Hangovers were wearily ridden off the next day as we headed north. After a few easy, flat days we went back into the hills and over the Yorkshire Dales. The weather was wet and cold, although strangely this was one of the best days cycling I have ever experienced. The storms made the Dales spectacular, as the clouds swept through the valleys. I had the joy (in hindsight) of out-riding a huge storm cloud that I could see rolling down the side of the mountain valley along the 10 mile descent out of the mountain range. It was a close thing and with the head wind even the descent was hard but I was very relieved to have missed it.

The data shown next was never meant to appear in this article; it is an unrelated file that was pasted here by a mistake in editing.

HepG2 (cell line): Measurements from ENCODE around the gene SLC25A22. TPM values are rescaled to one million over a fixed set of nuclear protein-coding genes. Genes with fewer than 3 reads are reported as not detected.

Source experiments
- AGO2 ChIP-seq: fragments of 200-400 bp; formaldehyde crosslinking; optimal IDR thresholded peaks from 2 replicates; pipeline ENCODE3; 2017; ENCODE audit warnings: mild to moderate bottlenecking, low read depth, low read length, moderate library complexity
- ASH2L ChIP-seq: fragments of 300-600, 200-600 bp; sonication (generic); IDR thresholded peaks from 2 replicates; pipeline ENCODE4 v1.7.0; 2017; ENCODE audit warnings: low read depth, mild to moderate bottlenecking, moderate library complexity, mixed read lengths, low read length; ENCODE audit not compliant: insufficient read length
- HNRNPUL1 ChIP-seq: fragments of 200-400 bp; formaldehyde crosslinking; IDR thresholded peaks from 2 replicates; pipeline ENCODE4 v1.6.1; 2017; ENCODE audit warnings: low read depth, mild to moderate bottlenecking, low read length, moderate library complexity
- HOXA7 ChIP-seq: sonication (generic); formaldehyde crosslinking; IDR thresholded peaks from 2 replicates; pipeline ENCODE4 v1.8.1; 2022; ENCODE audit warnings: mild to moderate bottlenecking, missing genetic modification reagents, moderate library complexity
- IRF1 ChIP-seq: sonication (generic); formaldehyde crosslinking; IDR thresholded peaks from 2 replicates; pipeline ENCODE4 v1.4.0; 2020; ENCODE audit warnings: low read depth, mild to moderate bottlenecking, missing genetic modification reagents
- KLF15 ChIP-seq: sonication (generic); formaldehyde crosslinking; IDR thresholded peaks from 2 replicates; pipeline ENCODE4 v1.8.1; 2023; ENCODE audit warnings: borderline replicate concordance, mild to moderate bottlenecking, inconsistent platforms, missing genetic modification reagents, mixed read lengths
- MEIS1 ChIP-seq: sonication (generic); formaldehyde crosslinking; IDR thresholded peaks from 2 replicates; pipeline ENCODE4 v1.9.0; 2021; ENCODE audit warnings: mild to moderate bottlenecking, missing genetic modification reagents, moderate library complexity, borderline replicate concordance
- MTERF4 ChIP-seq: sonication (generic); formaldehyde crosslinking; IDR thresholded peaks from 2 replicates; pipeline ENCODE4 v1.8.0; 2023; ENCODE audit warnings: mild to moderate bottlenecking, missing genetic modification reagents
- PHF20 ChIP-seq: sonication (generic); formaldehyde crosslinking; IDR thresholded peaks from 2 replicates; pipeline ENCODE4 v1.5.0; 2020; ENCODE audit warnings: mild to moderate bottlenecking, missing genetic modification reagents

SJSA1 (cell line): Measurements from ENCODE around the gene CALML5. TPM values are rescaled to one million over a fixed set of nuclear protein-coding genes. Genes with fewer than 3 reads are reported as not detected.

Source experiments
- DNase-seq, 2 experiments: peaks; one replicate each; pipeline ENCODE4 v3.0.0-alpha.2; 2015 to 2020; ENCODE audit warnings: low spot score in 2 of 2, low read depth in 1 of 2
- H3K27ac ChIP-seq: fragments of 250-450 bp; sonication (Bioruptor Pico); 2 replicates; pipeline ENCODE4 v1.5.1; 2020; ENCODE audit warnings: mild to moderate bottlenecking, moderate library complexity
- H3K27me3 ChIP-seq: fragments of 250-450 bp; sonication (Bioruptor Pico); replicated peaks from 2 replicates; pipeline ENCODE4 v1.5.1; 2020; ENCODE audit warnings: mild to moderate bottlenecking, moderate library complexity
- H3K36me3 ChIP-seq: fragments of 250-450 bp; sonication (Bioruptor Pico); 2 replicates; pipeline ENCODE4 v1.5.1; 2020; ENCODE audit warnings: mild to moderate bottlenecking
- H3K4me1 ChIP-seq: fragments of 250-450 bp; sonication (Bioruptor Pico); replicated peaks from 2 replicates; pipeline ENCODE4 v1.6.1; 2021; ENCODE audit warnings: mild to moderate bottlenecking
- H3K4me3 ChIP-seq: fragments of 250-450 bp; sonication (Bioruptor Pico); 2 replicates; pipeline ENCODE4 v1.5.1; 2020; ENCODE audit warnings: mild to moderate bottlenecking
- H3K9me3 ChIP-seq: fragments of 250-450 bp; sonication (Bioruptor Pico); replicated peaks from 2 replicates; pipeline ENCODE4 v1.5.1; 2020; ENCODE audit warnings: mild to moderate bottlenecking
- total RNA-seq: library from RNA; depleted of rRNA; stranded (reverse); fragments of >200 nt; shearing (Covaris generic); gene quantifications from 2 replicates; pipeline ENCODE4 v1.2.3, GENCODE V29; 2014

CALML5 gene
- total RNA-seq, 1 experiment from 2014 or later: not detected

Fortunately the next few days were back to the good weather as we rode in the warm ‘Micro Climate’ between the Lake District and the Pennines, crossing the Sustrans C-C route, which due to foot and mouth has not seen much traffic this year. On the second weekend we reached Scotland. We remained, as we had done all the way so far, on quite scenic roads right up until Glasgow, which fortunately has a tow path the entire length through the city. The only trouble with remaining on such quiet roads is that it is hard to get your bearings. I knew we had gone between Manchester and Liverpool and basically all the way up the left hand side of the country but basically I didn’t have much of a clue the whole time where I was. Some riders on the trip made a point of taking maps to complement the very detailed route directions given by the organisers – purely for this reason. After Glasgow we continued north, around Loch Fyne and stopped for Lunch at one of Scotland’s most famous fish restaurants right on the Loch, enjoying that days catch for dinner .